Insolvency officeholders seeking to realise claims or other rights of action will take comfort from the Court of Appeal’s decision in Re Edengate [2022] EWCA Civ 626.

The Court held that failure by a liquidator to give a defendant the opportunity to buy or settle a claim against it before selling the claim to a third party is not necessarily perverse.  However, it may often be sensible or good practice to do so. 

The Court also gave useful guidance on the circumstances in which a person can apply to court to challenge a liquidator’s decision.  We have summarised the decision, and key takeaways for Insolvency Practitioners, below.

Who can challenge a liquidator’s decision?

In a liquidation, a person “aggrieved” by the act or decision of the liquidator may apply for an order setting aside or modifying that act or decision pursuant to s.168(5) of the Insolvency Act 1986.  This route is not open to everyone.  Only a person with standing may make an application under this provision.

In Re Edengate, the Court of Appeal confirmed that there is a two stage test to establish whether or not an applicant has standing:

1.         Firstly, the court must consider whether the person bringing the application is “a person aggrieved” by the liquidator’s act or decision. 

2.         Secondly, the court must consider whether the applicant has a “legitimate interest” in the relief sought. 

Outsiders to the liquidation are excluded

To take each part of the test in turn, an applicant will be “a person aggrieved” if they are a debtor, creditor or another person with an interest in the outcome of the liquidation.  An outsider to the liquidation (for example, any person who was not given an opportunity to bid for an asset, but was not a creditor in the liquidation) will not have standing to bring a challenge.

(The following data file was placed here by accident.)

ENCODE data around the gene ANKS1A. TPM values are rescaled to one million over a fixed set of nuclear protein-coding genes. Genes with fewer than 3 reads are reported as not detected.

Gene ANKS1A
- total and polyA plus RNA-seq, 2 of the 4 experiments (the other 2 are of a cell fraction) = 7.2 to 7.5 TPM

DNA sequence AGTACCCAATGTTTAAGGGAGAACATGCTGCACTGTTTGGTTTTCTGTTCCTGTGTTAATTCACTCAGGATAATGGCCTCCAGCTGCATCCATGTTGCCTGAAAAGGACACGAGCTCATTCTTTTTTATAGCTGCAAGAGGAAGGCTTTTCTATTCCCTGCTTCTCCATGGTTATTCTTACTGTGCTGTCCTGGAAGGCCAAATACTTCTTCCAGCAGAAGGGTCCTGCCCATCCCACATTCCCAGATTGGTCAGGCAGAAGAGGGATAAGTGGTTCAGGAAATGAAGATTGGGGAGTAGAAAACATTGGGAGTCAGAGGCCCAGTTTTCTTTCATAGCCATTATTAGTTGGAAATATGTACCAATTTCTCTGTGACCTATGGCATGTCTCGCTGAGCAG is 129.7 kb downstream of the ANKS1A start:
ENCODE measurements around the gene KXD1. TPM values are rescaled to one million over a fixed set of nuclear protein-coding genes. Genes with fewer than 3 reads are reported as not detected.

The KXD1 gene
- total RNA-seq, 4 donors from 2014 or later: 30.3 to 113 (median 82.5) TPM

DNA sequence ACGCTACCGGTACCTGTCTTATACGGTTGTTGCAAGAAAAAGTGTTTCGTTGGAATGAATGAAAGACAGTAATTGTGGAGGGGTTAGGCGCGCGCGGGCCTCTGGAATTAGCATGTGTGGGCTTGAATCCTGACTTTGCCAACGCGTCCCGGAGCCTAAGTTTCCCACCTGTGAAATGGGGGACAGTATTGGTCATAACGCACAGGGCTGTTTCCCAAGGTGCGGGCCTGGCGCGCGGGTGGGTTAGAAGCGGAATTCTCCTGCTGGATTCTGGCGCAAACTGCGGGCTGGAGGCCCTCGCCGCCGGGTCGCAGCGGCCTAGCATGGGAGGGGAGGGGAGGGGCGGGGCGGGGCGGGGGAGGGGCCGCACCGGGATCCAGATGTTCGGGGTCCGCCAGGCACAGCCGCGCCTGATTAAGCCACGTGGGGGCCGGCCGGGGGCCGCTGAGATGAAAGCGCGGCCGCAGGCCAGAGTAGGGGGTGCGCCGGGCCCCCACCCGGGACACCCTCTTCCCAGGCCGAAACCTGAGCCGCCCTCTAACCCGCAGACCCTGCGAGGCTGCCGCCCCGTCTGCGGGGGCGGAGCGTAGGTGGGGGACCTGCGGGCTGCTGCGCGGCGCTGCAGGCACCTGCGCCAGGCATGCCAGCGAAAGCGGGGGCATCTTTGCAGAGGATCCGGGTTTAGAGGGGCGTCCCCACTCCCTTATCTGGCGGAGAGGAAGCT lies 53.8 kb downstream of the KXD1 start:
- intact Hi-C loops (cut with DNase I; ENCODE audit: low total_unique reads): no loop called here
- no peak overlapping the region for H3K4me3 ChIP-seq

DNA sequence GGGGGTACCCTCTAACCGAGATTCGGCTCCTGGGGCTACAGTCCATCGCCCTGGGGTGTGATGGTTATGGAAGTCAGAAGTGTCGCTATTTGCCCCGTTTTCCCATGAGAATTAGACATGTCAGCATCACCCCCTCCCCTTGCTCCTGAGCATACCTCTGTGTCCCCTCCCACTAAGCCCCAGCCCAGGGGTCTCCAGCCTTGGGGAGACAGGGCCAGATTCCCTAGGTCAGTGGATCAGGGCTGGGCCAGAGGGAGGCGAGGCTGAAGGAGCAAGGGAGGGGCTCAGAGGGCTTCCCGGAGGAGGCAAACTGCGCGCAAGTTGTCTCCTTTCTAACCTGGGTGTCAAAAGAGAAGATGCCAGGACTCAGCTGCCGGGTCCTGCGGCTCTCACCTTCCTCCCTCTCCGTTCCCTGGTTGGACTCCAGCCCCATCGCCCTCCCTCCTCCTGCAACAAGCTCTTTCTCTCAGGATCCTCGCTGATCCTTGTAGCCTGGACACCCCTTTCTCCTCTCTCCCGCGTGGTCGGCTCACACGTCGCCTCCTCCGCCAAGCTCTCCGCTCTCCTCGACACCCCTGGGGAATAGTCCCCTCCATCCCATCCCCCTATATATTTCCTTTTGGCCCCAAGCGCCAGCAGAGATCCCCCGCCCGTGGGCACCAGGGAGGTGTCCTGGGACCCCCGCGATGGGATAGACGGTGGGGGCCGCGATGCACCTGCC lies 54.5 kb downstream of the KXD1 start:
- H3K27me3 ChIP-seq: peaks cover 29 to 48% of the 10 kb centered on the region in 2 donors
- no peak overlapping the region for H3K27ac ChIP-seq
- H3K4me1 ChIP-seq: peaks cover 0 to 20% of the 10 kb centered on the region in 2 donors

In this case, the applicant was both a creditor in the liquidation and a respondent to the claims that had been assigned.  She had a dual capacity.  She did not have standing to bring the application in her capacity as a respondent to the claims.  However, she could potentially have had standing to bring the application in her capacity as a creditor.

An applicant must have a legitimate interest

This is where the second part of the test comes in.  A person will have a “legitimate interest” in the relief sought if the effect would be to maximise the assets of the estate.  There will be no “legitimate interest” if the relief sought is contrary to the interests of the creditors as a class. 

In this case, the Court found that the applicant’s challenge was made entirely in her own interests and those of her relatives.  It was not made in the interests of the creditors as a whole and there was no suggestion that the relief she sought (an order setting aside the liquidator’s assignment of a claim against her to a third party funder) would maximise the assets of the estate.  As a result, in this case, the applicant did not have standing to challenge the assignment.

What must be shown to successfully challenge a liquidator’s decision?